It’s in­spired po­ets and Lord of the Rings author JRR Tolkien and, whether you walk, bike or jump, this alpine val­ley will take your breath away

The Advertiser - SA Weekend - - FRONT PAGE - WORDS AN­DREW FENTON

The Lauter­brun­nen Val­ley in the Swiss Alps, could ruin the rest of your va­ca­tion. One of the most idyl­lic and beautiful places on the planet the views are so breath­tak­ing the re­main­der of your hol­i­day — per­haps your next few hol­i­days — will seem like an an­ti­cli­max.

It sounds like hy­per­bole, but I’m not the only one to feel this way: Lord By­ron com­posed po­ems about its beauty and JRR Tolkein was so in­spired he based Lord of the Rings’ el­ven king­dom of Riven­dell on the land­scape. Amer­i­can travel writer Rick Steves barely stops rav­ing about it and it’s full of Steve’s hol­i­day­ing dis­ci­ples, all clutch­ing his guide books.

The name means “many foun­tains” and white wa­ter from 72 thun­der­ing wa­ter­falls spills out over the sheer 300 me­tre high cliff faces that over­look the lush green val­ley.

Choco­late box-style Swiss cows with bells graze in the mead­ows, and if you look up you’ll see moun­tains peek­ing from above the cliff face. They’re im­pres­sive enough un­til you spy even higher moun­tains tow­er­ing 4200 me­tres above them, the Eiger, Monch and Jungfrau peaks. The sheer cliffs, carved out eons ago by glaciers, make the Lauter­brun­nen Val­ley a mecca for base jumpers. They flock here to take the cable car to the ridge be­fore hurl­ing them­selves off nu­mer­ous times a day — some with wing­suits to ex­tend the jour­ney. The $14 ticket is a lot cheaper than hir­ing a plane.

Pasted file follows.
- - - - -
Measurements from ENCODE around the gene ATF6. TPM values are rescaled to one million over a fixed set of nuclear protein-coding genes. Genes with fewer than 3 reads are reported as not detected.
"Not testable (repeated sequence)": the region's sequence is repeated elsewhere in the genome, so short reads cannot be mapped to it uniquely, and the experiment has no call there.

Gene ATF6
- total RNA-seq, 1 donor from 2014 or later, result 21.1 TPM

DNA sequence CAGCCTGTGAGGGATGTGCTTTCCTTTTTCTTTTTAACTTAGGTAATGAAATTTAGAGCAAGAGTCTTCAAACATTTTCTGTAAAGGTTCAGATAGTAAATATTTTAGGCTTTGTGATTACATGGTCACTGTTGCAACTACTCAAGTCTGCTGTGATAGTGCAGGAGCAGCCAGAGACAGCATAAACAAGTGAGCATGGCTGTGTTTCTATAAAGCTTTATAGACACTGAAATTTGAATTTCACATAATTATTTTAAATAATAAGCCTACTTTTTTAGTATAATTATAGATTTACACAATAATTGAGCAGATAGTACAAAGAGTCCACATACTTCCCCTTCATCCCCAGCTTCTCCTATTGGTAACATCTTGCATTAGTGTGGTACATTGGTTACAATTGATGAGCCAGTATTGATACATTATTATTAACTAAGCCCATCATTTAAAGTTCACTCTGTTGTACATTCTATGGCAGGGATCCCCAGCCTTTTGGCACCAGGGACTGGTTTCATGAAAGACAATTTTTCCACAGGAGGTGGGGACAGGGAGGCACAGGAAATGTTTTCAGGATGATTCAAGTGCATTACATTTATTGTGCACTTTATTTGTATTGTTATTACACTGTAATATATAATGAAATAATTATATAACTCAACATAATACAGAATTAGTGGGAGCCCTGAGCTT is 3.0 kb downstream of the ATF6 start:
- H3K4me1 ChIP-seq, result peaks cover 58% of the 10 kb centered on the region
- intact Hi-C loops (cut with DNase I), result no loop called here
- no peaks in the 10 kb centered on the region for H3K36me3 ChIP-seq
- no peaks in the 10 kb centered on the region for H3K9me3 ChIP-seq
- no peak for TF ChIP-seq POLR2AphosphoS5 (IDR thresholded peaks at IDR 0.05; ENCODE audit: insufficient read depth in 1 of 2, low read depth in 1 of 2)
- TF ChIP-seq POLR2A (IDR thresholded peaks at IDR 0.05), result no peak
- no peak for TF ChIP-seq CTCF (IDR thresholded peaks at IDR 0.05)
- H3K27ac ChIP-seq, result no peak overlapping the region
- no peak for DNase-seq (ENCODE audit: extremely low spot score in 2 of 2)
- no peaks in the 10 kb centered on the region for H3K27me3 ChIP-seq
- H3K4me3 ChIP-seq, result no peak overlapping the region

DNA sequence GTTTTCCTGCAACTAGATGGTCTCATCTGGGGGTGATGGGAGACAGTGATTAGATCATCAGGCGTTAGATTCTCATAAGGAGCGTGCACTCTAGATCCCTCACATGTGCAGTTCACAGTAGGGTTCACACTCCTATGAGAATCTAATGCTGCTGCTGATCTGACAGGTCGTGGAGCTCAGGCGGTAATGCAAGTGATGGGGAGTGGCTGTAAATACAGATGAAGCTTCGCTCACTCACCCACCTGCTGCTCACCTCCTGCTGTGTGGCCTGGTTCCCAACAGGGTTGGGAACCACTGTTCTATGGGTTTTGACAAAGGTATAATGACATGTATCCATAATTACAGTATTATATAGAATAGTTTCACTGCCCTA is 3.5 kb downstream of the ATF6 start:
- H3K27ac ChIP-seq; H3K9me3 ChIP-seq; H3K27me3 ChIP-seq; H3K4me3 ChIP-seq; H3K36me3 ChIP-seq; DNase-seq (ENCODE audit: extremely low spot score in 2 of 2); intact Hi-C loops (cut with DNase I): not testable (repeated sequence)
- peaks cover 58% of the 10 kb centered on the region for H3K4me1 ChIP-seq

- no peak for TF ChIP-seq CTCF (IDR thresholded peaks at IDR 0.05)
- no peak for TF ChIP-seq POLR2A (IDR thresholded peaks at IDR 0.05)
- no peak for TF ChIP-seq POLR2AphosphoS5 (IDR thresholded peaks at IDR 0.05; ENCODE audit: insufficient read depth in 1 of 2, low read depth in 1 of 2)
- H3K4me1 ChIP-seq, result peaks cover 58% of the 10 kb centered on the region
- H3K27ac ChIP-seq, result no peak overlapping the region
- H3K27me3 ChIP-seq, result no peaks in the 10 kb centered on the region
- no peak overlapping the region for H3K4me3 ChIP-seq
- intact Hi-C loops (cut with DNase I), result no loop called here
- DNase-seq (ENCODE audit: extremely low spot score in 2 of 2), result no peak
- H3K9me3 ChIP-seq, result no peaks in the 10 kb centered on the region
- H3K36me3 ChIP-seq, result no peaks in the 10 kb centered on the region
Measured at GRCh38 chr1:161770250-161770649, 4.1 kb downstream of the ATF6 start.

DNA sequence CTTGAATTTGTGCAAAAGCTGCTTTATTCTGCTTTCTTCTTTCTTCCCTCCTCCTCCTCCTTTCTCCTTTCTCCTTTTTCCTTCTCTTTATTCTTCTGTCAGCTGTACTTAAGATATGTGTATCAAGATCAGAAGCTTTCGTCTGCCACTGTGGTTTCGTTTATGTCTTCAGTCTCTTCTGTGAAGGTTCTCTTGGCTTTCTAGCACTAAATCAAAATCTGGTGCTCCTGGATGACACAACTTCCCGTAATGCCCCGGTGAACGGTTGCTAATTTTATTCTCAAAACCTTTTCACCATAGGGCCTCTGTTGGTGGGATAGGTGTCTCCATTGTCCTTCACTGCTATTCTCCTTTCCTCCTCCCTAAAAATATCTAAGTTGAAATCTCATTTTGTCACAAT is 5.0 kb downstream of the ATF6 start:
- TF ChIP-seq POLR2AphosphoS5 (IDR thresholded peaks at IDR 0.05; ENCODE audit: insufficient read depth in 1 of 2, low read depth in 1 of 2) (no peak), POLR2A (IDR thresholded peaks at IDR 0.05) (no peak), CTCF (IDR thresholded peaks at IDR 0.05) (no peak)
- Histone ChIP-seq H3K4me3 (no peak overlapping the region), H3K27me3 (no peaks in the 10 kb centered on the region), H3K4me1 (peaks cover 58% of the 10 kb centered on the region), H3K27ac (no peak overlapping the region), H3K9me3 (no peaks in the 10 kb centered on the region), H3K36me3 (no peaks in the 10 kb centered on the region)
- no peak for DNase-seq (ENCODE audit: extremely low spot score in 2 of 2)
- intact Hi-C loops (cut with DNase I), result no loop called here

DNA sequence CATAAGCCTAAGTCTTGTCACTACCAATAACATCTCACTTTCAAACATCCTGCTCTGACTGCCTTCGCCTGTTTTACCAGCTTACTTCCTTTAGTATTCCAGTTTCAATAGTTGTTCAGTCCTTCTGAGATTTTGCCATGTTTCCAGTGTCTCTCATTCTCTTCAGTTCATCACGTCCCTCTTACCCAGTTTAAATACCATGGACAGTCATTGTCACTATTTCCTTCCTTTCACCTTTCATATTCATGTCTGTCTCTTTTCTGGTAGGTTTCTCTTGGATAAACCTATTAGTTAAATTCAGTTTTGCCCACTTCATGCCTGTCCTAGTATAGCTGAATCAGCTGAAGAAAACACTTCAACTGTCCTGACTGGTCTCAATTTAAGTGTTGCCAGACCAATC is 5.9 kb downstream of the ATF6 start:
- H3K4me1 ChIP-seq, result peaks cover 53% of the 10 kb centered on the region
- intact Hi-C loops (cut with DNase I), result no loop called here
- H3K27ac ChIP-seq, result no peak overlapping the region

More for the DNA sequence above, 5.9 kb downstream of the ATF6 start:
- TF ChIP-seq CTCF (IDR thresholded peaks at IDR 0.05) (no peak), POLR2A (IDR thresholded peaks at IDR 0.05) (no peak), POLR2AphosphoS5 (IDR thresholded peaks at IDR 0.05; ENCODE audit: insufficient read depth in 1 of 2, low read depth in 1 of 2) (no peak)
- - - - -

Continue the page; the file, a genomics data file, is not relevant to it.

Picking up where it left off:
I’ve hired a moun­tain bike to tackle the ridge around the val­ley on two wheels and get talking to a group of 12 base jumpers on the way up. Mostly twenty-some­thing guys they keep their para­chutes in sur­pris­ingly small back­packs to take the ex­press route back down. One Aussie tourist ex­plains how he pro­gressed from sky­div­ing to base­jump­ing and saved up all his money for the flight over. “It’s my first day and this is jump num­ber four” he says with a grin.

As we reach the top, and they jump out to get the train to Mur­ren the cable car op­er­a­tor yells “Be care­ful” at them. Sage advice: dozens of peo­ple have been killed base­jump­ing here.

Al­though it makes moun­tain bik­ing seem tame (and sen­si­ble) by com­par­i­son, the ride is no less en­joy­able for it. The awe in­spir­ing moun­tain scenery as seen from the ridge, the gnarly sin­gle track at the end of the val­ley back down to the val­ley floor, and the easy ride along the river to the town has to be one of my favourite rides in the world. I do it five more times dur­ing our brief visit. (I pass the base jumpers again on the way back, hump­ing their packs along the road back into town be­fore they rinse and re­peat.)

There’s plenty of places to stay in the val­ley — the ski re­sort of Wen­gen on the ridge has plenty of ameni­ties, it’s sis­ter town Mur­ren on the op­po­site side of the val­ley has bet­ter views and the tiny, car free farm­ing com­mu­nity of Gim­mel­wald is beloved by Steves. I pre­fer Lauter­brun­nen it­self, with Staub­bach Falls thun­der­ing above the town, good trans­port links and best of all it re­mains be­low the clouds dur­ing the in­evitable bad weather.

And there’s plenty of that — on our first visit three years ago, we ar­rived in the af­ter­noon, had a beer in Mur­ren struck dumb by the in­cred­i­ble view and then re­tired to bed, only to find that was the last time we could see any­thing ex­cept clouds for five days. This time we ar­rived on a blue sky day, chucked the bags at the ho­tel and im­me­di­ately took the train up the moun­tain to Kleine Schei­degg, to wan­der back down an alpine path to Wen­der­alp, mar­vel­ling at the close views of the north face of the Eiger.

The next few days do in­deed pass by in a haze of bad weather so we var­i­ously trek to In­ter­laken (by chance a rock fes­ti­val’s on with The Prodigy, The Hives and The Off­spring), and check out the shops and

View of Mt Lauter­brun­ner Bre­i­thorn and Mt Tschin­gel­horn Pic­ture: Mar­cus Gyger/Tourism Switzer­land

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